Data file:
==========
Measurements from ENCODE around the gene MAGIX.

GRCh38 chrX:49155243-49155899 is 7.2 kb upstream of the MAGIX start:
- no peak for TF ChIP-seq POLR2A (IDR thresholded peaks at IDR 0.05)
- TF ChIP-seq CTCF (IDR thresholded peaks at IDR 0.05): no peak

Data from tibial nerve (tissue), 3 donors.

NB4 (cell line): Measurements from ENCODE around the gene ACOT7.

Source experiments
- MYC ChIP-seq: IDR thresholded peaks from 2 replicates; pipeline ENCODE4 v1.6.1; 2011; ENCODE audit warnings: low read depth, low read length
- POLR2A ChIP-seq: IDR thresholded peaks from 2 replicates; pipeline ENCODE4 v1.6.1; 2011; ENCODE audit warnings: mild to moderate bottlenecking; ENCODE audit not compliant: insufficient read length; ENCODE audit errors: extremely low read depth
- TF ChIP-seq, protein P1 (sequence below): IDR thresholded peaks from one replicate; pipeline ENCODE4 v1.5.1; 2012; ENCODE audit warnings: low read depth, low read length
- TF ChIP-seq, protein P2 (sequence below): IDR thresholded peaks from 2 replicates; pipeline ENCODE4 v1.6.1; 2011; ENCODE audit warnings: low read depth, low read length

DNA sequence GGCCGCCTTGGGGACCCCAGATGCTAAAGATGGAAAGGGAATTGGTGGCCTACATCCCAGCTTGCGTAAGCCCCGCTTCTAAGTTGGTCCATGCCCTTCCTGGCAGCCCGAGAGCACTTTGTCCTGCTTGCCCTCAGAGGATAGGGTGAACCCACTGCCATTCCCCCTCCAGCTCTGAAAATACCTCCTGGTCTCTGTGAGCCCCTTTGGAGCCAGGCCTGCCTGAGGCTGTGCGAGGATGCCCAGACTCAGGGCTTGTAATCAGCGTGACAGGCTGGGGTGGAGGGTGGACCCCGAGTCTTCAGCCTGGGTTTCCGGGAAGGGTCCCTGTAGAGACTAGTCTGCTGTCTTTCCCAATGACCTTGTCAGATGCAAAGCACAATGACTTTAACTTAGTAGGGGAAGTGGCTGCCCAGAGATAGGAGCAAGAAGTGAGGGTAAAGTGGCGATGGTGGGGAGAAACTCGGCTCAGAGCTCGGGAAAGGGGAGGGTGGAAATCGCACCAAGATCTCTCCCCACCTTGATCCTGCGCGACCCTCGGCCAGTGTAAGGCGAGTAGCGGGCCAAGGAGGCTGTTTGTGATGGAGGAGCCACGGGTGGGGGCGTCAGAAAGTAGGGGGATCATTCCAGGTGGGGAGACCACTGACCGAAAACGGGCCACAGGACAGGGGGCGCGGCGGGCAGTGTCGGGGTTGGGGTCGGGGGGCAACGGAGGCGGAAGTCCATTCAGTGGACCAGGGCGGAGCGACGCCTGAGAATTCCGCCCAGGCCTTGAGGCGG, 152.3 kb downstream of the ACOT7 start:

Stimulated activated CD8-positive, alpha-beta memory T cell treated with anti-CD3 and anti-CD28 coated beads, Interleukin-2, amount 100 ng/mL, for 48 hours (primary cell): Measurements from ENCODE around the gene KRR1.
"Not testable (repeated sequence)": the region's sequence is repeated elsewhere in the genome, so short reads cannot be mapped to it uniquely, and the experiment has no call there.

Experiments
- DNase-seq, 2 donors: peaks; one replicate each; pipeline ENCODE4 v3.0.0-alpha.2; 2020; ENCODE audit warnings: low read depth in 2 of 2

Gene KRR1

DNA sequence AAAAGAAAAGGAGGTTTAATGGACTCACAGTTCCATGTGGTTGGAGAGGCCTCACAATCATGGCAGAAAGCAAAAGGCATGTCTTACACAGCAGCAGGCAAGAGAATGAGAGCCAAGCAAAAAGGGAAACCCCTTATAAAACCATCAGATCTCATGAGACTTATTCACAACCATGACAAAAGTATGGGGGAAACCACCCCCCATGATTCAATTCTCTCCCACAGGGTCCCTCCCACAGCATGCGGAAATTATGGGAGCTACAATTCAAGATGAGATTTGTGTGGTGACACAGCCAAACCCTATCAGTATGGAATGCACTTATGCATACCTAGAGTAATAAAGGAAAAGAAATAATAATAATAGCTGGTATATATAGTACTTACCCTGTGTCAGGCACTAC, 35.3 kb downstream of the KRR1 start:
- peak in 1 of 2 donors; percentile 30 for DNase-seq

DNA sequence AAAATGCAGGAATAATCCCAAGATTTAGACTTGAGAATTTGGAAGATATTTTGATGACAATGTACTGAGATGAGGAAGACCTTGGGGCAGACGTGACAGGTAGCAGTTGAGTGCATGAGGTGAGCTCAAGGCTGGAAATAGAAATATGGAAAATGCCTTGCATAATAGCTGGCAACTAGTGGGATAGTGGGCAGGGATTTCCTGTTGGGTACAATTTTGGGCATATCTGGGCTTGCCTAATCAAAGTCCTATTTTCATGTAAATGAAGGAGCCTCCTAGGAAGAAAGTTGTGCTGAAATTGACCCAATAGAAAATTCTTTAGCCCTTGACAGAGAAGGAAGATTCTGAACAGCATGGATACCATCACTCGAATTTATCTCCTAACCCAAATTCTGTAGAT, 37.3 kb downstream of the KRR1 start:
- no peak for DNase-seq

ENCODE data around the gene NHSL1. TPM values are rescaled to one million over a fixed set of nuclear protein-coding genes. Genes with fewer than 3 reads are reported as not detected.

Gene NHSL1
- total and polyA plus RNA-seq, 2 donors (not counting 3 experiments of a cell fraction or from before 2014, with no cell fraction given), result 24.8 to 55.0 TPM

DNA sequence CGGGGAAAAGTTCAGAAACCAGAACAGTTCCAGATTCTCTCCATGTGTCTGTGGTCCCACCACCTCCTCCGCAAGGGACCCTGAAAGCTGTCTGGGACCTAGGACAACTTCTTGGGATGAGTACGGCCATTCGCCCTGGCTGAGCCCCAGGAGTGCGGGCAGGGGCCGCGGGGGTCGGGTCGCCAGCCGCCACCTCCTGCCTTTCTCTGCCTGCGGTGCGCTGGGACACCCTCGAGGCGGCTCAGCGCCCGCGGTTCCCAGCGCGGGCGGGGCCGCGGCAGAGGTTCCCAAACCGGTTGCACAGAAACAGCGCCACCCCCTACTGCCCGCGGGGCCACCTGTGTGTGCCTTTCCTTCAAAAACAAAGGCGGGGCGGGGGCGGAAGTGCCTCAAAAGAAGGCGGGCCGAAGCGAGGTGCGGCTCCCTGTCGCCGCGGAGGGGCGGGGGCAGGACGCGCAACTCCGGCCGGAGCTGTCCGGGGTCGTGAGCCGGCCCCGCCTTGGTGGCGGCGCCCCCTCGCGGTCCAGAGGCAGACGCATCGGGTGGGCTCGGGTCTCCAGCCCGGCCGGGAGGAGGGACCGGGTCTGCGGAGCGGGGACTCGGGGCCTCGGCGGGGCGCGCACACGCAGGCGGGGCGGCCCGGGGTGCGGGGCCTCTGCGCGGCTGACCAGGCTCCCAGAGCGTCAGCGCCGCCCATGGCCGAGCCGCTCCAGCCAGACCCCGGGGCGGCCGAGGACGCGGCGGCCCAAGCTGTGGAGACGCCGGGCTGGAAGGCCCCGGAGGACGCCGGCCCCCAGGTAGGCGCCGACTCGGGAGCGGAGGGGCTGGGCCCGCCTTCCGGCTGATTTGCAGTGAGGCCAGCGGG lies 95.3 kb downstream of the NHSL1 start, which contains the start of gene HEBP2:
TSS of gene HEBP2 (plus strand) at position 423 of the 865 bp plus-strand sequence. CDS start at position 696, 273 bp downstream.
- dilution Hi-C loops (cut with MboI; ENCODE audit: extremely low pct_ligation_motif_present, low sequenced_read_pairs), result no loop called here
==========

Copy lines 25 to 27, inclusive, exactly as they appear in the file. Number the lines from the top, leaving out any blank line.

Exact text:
DNA sequence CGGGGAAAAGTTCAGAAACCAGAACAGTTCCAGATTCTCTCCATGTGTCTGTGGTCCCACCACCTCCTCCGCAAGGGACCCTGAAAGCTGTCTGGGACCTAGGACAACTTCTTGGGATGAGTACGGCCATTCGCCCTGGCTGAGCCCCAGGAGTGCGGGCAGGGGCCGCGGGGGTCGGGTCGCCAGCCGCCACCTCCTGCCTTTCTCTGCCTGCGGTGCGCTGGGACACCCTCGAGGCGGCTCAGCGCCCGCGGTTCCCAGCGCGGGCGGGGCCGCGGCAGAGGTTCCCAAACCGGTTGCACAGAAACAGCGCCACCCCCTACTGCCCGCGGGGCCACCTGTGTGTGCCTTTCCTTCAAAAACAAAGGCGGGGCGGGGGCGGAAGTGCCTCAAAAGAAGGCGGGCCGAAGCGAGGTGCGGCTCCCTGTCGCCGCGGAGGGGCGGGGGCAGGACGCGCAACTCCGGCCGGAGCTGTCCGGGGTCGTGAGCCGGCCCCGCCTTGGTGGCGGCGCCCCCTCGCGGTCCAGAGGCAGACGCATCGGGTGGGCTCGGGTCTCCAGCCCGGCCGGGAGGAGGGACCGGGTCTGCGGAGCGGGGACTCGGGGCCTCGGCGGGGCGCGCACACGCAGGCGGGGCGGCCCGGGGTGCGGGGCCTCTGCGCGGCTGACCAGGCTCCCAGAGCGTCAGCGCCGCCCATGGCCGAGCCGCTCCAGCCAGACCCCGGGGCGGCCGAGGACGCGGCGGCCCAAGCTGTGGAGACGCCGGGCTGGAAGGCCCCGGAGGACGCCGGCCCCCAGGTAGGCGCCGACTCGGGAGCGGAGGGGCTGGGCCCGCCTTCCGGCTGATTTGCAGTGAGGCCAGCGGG lies 95.3 kb downstream of the NHSL1 start, which contains the start of gene HEBP2:
TSS of gene HEBP2 (plus strand) at position 423 of the 865 bp plus-strand sequence. CDS start at position 696, 273 bp downstream.
- dilution Hi-C loops (cut with MboI; ENCODE audit: extremely low pct_ligation_motif_present, low sequenced_read_pairs), result no loop called here